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Tourists forced to stop by ‘useless’ Gaelic road signs

By Catriona Metcalf

The large bilingual road sign approaching the Tore roundabout from the west.
The large bilingual road sign approaching the Tore roundabout from the west.

GAELIC road signs are confusing and could pose an accident risk for visitors and tourists, according to a report from transport research company TRL.

The report, done on behalf of Transport Scotland, interviewed motorists and compared the responses from those using nine bilingual road sign routes with those on 11 routes that have only English signs.

Half of the tourists questioned could not find what they were looking for on bilingual signs; 40 per cent said bilingual signs distracted them; and 20 per cent said they had taken a wrong turn or even had to stop to be able to read the Gaelic and English signs.

Six per cent of the tourists said they had been involved in “near misses” because of the bilingual signs.

The SNP government has committed £2 million towards bilingual signs as part of its drive to promote the Gaelic language.

The TRL report has been welcomed by Landward Caithness Highland Councillor Willie Mackay.

He said: “I totally agree and let’s hope we don’t see a proliferation of them across Caithness in the latest SNP government’s £2 million spending spree aimed at increasing the number of Gaelic speakers and enhancing the visitor experience in Scotland.

“I’ve come across quite a few of these bilingual signs in Sutherland, Ross-shire and the Inverness area and I can quite obviously see where the danger lies for tourists being distracted at road junctions and roundabouts.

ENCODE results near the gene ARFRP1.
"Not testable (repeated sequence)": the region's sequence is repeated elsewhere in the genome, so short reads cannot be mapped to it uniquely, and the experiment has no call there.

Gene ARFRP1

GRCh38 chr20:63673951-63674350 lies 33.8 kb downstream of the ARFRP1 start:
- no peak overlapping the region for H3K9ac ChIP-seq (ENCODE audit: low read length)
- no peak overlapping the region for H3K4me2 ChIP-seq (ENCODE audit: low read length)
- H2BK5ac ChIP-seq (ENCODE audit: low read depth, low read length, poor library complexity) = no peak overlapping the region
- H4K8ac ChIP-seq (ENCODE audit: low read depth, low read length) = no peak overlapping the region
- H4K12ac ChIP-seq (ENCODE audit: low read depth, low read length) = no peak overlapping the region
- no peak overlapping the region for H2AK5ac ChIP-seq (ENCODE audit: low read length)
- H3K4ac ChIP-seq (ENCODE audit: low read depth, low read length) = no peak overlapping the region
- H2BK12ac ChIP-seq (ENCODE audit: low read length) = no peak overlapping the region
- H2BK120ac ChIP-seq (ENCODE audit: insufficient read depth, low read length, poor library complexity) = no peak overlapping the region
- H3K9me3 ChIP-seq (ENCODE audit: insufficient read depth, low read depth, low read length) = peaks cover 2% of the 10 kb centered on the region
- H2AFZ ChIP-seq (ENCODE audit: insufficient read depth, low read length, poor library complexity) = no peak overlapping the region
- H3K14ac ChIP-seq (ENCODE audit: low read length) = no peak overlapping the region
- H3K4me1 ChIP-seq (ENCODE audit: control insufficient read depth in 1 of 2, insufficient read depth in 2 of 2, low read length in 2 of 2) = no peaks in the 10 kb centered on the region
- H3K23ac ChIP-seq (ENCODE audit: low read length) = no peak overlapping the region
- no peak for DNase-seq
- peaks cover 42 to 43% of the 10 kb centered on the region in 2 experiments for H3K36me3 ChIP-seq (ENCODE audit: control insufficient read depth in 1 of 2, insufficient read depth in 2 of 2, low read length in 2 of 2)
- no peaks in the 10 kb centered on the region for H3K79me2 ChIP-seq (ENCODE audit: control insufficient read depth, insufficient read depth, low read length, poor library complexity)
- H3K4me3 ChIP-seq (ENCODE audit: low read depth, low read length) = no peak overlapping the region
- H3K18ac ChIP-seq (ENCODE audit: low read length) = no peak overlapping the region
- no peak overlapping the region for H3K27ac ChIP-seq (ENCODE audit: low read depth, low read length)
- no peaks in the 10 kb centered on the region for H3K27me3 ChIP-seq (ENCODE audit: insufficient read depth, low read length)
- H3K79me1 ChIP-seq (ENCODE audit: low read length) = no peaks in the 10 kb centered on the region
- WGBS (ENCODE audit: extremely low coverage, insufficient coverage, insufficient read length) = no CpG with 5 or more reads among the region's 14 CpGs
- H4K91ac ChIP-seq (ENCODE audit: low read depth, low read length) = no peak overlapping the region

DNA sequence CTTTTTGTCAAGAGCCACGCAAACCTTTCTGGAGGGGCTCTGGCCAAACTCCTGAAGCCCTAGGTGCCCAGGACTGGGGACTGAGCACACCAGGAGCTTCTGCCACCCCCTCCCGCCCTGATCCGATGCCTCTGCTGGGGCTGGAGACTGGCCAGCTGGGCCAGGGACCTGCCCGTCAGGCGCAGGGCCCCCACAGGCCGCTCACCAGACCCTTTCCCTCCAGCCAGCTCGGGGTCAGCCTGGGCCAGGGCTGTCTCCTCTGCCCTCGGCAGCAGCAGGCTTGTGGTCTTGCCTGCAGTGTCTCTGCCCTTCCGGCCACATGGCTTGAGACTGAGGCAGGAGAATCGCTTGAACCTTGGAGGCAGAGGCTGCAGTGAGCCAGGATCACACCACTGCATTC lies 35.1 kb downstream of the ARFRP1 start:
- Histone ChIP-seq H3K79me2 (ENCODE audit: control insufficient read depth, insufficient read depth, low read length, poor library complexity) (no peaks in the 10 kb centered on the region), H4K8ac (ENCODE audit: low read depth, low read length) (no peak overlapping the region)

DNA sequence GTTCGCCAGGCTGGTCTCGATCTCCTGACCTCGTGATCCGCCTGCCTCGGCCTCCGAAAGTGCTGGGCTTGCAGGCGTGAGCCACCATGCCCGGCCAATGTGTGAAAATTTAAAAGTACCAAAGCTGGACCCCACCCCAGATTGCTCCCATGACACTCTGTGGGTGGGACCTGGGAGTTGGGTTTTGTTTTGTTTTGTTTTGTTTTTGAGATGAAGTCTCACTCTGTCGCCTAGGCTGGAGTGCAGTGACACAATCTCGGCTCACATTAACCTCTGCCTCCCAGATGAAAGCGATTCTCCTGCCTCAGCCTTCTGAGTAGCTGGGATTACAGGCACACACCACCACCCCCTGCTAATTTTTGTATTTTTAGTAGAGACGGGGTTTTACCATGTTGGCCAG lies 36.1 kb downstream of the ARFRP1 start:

“It’s scary in fast-moving traffic and a remedy for road rage.”

However, Caithness council colleague Alex MacLeod, himself a fluent Gaelic speaker, rubbishes the findings and maintains tourists are attracted to bilingual signs.

“I do not accept the findings in this report,” he said. “The methods used by TRL are pretty shaky at best and it’s not very clear where the information has come from.

“All of the evidence I have seen shows there’s no danger to motorists, which is the widely held view supported by policy makers across the Highlands.

“It shows they pose no substantial danger to drivers and actually attract tourists, who are impressed by them. They give a sense of identity and a sense of pride to the local people in the Highland region.”

Mr MacLeod said the £2 million budget for the Gaelic road signs is allocated specifically for road signs and only as new ones are needed will the council replace them with bilingual ones.

He said: “If any councillors are unhappy about the way the money is spent, then they should take more of a part in the budget decision-making process.

“I have no safety worries at all. We need to enhance our tourism sector and keep people coming.”

Thurso Highland councillor John Rosie has argued in the past that, as fewer people are speaking the language, the bilingual signs are no use to the average person or to visitors.

In 2008, eight Caithness councillors put forward a motion that bilingual signs in the far north should be restricted to the Ord of Caithness, the towns of Thurso and Wick and John O’Groats. The move was defeated by 50 votes to 12 in favour of reaffirming a commitment to the Gaelic language plan.

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